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Solid State Drives and Overheating Laptops

 
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An overheating PC can be a huge problem. Ron from Milwaukee is having trouble with laptops, and thinks that he may have a solution.  He writes “Hi, I have had laptops for sometime now. Three to be exact. My current a HP Pavilion dv7. Like most laptops it has overheating issues. My question is can I replace this drive with a solid state one. They would offer less of a heat problem and no moving parts. Help me out.”

Hi, Ron.  Thanks for the great question. There are a couple of things that I’d like to address here.

First off, solid state drives vs. traditional hard drives.

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The advantages of a solid state drive are that, yes, there are no moving parts to heat up or fail, and it tends to be faster than a traditional drive.  It’s basically a big flash drive built in to your computer.  It’s also lighter and thinner, which means that your laptop can also be lighter and thinner.  The downside is the cost.  A 500 GB solid-state drive will cost you over $100, whereas you can have a hybrid drive (traditional disc drive with a solid-state component built in for faster boot time) with double the storage for about 1/3 the cost.

But, I’ll also tell you that an overheating hard drive is rarely the cause of heat problems with a laptop. If a hard drive overheats, the drive itself tends to fail rather than causing the laptop to overheat.

I will tell you that I am typing this on an HP DV15 that I’ve had for about a year and a half with no heat problems whatsoever.  My previous laptop, also an HP, was with me for more than two years with no heat problems.  As a matter of fact, the only computer that I’ve ever had that had overheating problems was a desktop, and that was because the fan on the heat sink failed.

There are a number of factors that can contribute to heat problems with a laptop.  One is that, as they get smaller and lighter, laptops have less options for dispersing heat from the CPU.  Yes, CPU’s are getting more efficient, which has enabled tablets that are as powerful as laptops were a year ago with essentially no heat sink, but CPU’s still get hot.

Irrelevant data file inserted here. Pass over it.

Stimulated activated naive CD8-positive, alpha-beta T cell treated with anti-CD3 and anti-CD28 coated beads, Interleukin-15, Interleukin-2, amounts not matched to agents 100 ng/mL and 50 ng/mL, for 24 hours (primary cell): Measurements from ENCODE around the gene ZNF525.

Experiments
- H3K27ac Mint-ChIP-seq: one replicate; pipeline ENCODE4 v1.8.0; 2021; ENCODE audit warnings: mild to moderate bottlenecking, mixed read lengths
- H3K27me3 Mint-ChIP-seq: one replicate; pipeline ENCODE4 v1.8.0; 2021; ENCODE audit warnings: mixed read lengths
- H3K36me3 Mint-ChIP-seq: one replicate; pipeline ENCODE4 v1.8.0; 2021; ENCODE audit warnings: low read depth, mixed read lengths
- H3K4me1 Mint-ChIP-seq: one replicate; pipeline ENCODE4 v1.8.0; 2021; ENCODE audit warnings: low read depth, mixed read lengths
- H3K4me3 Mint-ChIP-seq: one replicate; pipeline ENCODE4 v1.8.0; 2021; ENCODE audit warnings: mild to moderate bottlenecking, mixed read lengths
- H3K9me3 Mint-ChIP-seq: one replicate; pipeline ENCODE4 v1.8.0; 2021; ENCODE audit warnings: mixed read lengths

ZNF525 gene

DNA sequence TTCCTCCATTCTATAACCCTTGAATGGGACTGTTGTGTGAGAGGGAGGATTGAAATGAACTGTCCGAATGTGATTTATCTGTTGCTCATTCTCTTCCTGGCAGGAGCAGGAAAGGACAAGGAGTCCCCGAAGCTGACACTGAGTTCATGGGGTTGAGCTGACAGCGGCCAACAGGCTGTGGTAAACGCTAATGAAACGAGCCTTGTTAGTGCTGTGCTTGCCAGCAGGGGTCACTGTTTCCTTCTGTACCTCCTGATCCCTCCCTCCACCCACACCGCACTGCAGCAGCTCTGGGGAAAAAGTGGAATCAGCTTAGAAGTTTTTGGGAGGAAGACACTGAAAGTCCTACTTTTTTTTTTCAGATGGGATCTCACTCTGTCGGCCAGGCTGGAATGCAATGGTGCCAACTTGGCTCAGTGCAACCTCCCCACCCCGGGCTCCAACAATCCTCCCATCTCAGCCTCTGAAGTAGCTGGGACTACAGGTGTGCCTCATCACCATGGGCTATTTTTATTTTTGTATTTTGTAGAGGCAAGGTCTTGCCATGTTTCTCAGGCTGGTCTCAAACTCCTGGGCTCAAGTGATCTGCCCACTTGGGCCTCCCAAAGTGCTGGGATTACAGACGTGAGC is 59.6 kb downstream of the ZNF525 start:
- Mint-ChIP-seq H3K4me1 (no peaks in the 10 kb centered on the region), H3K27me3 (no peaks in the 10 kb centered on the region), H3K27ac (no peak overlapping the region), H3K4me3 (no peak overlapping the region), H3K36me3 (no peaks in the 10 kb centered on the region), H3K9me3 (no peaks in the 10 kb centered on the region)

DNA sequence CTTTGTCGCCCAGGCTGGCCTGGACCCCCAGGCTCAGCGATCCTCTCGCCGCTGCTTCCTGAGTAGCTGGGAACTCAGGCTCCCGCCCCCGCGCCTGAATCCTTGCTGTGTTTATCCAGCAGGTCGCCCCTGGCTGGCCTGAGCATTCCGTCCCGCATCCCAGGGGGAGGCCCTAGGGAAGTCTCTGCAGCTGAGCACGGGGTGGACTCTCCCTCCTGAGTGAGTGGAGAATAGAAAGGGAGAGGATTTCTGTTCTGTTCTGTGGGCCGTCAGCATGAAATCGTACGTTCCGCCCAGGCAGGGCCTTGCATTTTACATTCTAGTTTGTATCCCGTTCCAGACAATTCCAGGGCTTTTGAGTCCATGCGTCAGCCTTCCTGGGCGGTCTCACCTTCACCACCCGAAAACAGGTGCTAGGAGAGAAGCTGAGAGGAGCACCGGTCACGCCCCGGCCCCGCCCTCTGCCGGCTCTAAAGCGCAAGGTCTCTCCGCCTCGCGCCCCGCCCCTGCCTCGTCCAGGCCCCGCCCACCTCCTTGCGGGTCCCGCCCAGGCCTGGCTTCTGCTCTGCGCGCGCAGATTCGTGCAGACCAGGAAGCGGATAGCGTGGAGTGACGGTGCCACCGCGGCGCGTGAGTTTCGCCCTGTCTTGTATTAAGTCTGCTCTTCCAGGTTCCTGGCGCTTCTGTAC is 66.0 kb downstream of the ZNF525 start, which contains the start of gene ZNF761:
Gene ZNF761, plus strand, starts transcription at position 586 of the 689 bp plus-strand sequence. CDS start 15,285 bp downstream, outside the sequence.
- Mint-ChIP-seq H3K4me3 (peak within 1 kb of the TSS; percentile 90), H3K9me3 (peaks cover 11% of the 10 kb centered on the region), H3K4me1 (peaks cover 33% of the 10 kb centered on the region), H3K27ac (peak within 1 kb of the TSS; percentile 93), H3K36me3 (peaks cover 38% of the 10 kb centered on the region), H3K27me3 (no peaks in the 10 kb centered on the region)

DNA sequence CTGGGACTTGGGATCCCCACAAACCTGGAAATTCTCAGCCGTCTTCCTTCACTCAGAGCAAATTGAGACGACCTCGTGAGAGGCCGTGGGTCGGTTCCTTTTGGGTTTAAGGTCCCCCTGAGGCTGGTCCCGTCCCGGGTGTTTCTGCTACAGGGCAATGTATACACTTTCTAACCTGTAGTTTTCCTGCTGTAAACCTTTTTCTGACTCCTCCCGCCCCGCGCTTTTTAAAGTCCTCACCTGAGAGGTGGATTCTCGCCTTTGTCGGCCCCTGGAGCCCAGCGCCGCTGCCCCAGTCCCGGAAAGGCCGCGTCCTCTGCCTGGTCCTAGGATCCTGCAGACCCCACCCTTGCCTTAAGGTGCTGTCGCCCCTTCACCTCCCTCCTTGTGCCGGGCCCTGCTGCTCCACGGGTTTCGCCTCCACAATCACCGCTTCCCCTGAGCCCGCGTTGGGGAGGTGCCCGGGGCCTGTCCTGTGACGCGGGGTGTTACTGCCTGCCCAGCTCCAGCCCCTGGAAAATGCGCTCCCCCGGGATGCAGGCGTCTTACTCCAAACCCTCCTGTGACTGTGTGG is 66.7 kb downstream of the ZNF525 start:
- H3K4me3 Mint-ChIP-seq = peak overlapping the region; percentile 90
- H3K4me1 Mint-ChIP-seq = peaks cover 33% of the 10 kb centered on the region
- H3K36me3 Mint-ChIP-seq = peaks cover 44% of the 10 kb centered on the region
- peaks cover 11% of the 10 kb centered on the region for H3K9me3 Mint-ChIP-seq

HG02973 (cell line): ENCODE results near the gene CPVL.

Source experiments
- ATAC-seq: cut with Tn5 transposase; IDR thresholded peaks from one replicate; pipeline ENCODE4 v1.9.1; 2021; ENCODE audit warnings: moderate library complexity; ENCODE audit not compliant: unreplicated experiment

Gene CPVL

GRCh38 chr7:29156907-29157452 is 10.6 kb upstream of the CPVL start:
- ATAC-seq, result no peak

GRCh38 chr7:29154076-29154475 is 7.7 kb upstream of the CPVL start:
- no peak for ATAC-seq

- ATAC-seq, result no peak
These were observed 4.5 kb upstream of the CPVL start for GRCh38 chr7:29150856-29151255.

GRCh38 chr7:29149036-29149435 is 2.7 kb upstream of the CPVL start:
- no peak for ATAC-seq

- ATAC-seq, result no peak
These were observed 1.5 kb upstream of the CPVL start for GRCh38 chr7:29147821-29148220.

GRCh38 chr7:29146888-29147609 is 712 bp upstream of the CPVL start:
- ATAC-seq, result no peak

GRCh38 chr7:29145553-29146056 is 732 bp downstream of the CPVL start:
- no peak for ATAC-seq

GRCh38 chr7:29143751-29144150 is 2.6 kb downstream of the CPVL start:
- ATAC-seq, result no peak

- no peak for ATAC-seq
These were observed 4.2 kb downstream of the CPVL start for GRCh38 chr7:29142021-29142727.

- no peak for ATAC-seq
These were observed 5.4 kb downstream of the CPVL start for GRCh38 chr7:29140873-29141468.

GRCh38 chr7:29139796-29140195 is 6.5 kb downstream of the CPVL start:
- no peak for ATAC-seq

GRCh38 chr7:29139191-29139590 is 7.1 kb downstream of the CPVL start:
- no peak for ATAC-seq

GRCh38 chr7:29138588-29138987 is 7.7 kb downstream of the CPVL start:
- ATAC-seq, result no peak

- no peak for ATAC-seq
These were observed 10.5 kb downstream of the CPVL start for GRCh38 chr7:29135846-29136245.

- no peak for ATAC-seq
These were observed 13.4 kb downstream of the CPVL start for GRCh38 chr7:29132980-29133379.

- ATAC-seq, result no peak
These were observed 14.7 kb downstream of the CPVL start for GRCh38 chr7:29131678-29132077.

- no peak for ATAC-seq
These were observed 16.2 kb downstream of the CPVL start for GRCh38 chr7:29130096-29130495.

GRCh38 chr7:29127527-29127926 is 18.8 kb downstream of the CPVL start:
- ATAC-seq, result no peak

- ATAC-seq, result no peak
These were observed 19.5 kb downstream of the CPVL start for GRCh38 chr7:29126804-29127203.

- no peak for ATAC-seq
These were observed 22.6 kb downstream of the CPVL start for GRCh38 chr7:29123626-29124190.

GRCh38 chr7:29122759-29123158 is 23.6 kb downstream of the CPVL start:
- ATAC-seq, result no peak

However, the two main causes of a laptop overheating, both related to CPU heat, are both related to how people use them.

The first is laptop “cooling” systems.  A laptop’s fans, located on the bottom of the machine, pull heat away from the CPU and the internal workings of the machine and disperse it.  Most fan bases that you get for laptops, though, actually pull air INTO the machine, thereby effectively negating any heat dispersal properties of the fan.  My advice is to buy a lap desk with a hard surface (mine is wooden) which allows the fans to remain clear, thereby allowing them to disperse heat like they were designed to.  Yes, they are larger and less portable, but they will extend the life of your laptop.

The other problem is that people tend to take the term “laptop” literally, and set the machine directly on their lap.  Or on their bed.  Or somewhere else that blocks the fans.  You really want to use your laptop only when it’s set on a hard surface whenever possible to allow the heat to be dispersed properly.

I hope that this helps!

~ Randal Schaffer

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4 Responses to “Solid State Drives and Overheating Laptops”

  1. Jeff Koelpien says:

    Some of the other causes that need to addressed is dust drawn into the fan and builds up on the radiator and impedes airflow. If not blown out regularly it may accumulate into a felt-like pad that becomes too clumped to blow back out. I have also observed that graphic chips are not clamped down in heat sinks like the CPUs and sometimes depend upon the case plate over the top to dissipate heat. If the plate gaps the chip it overheats and cracks the solder. The new lead free solder is more brittle.

  2. Richard Korte says:

    Randal my experience with overheating laptops and eventual failure is not the CPU but the GPU. This is all do to inadequate heat sinking and cooling of the GPU which then will desolder from board and cause system failure. I have found that this has always been related to a laptop with an AMD processor regardless of manufacturing. While you can have this fixed by reflowing the GPU it usually comes back. Laptop cooling or chill pads do help to keep the system cooler but as you said must be used on a hard surface.

  3. George Jackson says:

    A friend of mine had a laptop that was overheating to the point it shut itself off. The battery wouldn’t charge or discharge. When he removed the battery permanently and used only a.c. power(plugged it in),the overheating problem stopped. I suspect the unit was trying to charge and couldn’t, which increased the heat factor tremendously.

  4. lyn says:

    I have had Toshiba’s a number of time and I had one that would get so hot you could not touch it. I tried everything, I thought. It never failed even though it was hot. I cleaned it and bought several fans for it to sit on. Nothing seeded to help. Computer lasted so long I hate to say (6 year)
    The other laptop, same model and brand did not heat at all. And lasted maybe 3 year. Who Knew!

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